Combine that with potentially better aerodynamics (the VW is closer to a Le Mans than the usual hill climber) and the result is an EV that can outperform some of the fastest race cars. With a 0-0MPH of 2.25 seconds, VW claims its machine can accelerate than a Formula 1 or Formula E . That could be crucial on , where top speed matters far less than how you recover speed.

The weight savings come in part through energy regeneration. While many EVs can restore energy while braking, VW’s system manages to produce about 20 percent of the necessary energy through braking alone. You don’t necessarily need a giant battery to make it to the top, in other words.

The I.D. R Pikes Peak makes its debut at the race on June 24th. VW certainly isn’t guaranteed to seize the record, since that depends on both ideal weather conditions and an exceptional performance from both the car and driver Romain Dumas (a Pikes Peak champ). It would represent a milestone in EV performance if the company did, though, and the lessons learned from this car could apply to far more ordinary EVs.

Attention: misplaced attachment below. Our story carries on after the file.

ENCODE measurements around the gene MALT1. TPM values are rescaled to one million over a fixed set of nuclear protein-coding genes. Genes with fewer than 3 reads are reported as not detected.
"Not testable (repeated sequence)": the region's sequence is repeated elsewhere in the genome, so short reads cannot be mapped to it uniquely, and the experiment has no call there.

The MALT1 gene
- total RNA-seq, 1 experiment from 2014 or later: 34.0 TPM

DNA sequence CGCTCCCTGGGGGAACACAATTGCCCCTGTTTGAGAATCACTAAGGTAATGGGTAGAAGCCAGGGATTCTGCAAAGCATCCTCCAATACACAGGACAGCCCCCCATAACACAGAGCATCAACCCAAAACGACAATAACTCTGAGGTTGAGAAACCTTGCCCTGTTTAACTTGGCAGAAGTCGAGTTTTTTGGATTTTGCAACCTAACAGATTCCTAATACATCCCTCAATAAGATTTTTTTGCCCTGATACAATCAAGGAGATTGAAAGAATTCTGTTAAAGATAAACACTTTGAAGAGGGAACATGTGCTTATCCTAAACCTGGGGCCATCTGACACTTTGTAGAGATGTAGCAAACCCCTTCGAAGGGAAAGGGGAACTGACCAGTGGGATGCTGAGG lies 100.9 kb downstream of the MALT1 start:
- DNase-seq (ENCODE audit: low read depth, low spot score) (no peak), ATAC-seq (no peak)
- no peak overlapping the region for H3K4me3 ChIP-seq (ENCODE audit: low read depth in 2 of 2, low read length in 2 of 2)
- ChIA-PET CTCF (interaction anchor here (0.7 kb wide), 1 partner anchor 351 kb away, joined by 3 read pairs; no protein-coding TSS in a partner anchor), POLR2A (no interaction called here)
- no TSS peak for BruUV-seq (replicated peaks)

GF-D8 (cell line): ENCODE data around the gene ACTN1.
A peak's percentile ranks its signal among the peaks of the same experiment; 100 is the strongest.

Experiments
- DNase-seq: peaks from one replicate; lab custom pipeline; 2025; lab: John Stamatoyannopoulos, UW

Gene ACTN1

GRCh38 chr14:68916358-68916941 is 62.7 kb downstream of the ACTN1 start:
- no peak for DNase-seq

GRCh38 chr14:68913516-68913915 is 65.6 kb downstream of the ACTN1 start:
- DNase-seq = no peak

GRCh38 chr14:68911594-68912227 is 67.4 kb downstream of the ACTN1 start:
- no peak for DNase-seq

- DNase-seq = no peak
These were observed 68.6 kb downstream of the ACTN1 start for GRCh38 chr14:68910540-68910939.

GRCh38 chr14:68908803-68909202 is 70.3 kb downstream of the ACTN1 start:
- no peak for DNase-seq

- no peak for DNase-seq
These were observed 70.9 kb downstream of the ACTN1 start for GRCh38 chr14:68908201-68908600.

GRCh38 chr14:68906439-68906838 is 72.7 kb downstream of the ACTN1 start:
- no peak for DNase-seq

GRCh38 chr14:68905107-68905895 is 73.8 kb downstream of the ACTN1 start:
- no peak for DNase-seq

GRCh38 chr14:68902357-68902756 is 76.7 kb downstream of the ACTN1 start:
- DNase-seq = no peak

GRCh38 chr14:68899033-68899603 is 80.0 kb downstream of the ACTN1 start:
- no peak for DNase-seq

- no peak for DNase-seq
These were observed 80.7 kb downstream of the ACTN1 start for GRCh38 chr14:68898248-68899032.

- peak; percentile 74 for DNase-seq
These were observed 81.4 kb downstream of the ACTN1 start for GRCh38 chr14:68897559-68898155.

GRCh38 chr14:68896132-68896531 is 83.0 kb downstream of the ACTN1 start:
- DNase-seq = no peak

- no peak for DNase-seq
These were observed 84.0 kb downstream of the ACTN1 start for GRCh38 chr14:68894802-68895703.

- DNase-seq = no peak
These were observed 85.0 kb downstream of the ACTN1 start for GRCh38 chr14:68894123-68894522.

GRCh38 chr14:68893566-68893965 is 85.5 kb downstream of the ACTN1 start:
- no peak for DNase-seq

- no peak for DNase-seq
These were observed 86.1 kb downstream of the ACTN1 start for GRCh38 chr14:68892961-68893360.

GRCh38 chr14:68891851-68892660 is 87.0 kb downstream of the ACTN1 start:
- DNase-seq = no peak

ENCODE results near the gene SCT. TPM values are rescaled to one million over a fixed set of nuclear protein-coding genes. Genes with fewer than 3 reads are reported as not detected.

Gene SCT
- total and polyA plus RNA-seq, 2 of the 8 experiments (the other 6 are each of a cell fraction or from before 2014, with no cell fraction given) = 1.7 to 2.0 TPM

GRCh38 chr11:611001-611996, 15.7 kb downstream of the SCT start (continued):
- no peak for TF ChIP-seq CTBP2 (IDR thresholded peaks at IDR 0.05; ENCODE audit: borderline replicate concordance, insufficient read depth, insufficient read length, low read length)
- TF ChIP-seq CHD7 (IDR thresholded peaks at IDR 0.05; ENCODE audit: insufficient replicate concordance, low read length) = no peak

The challenge may be to beat the Unlimited class record of just under 8 minutes and 14 seconds, set in 2013 with a customized Peugeot 208. While modified EVs are already quicker than conventional Pikes Peak cars (which hover around 9 minutes 30 seconds), it’ll likely take further breakthroughs in power and weight savings to give EVs the overall performance lead.



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